“The answer to the problem is, you have to go after those in the Hasidic community who are engaging in the obstruction of justice and intimidating the victims and their families. I believe bringing a single, successful case with a prison term will end the problem.”
Originally published at 8:29 pm CDT 5-16-2012
Ray Rivera of the New York Times reports the text of a stunning email exchange between former NYC Mayor Ed Koch and Charles Hynes, the Brooklyn D.A. The exchange was given to the Times by Koch:
Here's an excerpt:
Mr. Hynes: “Mayor, I am really disappointed that you didn’t ask me to explain my decision to withhold the names of Orthodox Jewish men I have prosecuted over the last three years. The decision was a change of policy and was directly related to our investigations and arrests of many Orthodox Jewish men in Brooklyn over several years. In virtually every case, after the name of the defendant was made public, it was followed by a relentless pursuit by members of the Orthodox Jewish Community for the name of the victim.”
Mr. Koch: “Others, myself included, take issue with your position, believing that public disclosure of the identity of the alleged predators, especially those convicted, applies to all similarly situated regardless of their religion. Your fear of disclosure of victim identities would apply to Catholic clergy and the many altar boys who were victims of sexual abuse. Yet you disclosed, as do all district attorneys, the names of the alleged predators in the Catholic clergy. There must be one standard before the law. It is public disclosure of the names of the predators.”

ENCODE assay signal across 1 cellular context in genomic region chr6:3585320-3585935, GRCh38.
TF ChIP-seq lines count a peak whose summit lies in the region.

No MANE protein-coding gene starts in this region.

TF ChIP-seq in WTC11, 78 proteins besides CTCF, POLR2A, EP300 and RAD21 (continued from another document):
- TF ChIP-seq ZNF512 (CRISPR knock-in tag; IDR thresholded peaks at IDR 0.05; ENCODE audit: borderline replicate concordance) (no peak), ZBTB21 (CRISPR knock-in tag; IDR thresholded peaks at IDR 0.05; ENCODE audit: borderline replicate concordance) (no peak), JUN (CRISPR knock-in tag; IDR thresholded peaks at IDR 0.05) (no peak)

Mr. Hynes: “I don’t know what else to say, Mayor. Before Kol Tzedek, when we published the names of the defendants, our victims were regularly harassed, and most of our cases fell apart. Since Kol Tzedek and the policy of nondisclosure of defendants’ names, dozen of victims have come forward” and “were confident that we were protecting their identity. That is the paramount reason how we have successfully prosecuted most of the 95 Orthodox Jewish cases we’ve brought over the last three years. With reference to the Catholic priest cases, until recently I was the only D.A. in the state who negotiated a memorandum of understanding with my bishop.”
Mr. Hynes added: “I have had no problem identifying an indicted priest because there is no evidence that victims are intimidated. I have made it plain to all members of the clergy that any attempt to obstruct an investigation of sexual abuse will result in prosecution and punishment.”
Mr. Koch: “The answer to the problem is, you have to go after those in the Hasidic community who are engaging in the obstruction of justice and intimidating the victims and their families. I believe bringing a single, successful case with a prison term will end the problem.”
So here's what we know.
1. Hynes has not prosecuted witness tampering and harassment of victims of haredi child sexual abuse, even though he admits the problem is rampant.
2. Hynes insists that there is no problem with witness tampering and harassment in Catholic Church child sex abuse cases, meaning haredi behavior is quite a bit more lawless and much more evil than Catholic's behavior in similar situations, if Hynes is to be believed.
3. Hynes continues to claim many cases as Kol Tzedek cases that empirically are not.
4. Kol Tzedel's hotline, claimed by Hynes to operate 24/7, is mostly closed. Callers get a voicemail message according to CBS 2 News, which called the hotline 25 times at various times of the day over a considerable span of time. The phone was only answered twice.
5. Ed Koch, who earlier this week called on the governor to appoint a special prosecutor to handle haredi child sexual abuse cases, is right.
6. Hynes has demonstrated that he lacks the judgement and the honesty to do his job. Either the governor acts or the US Department of Justice must act. There is now no other choice.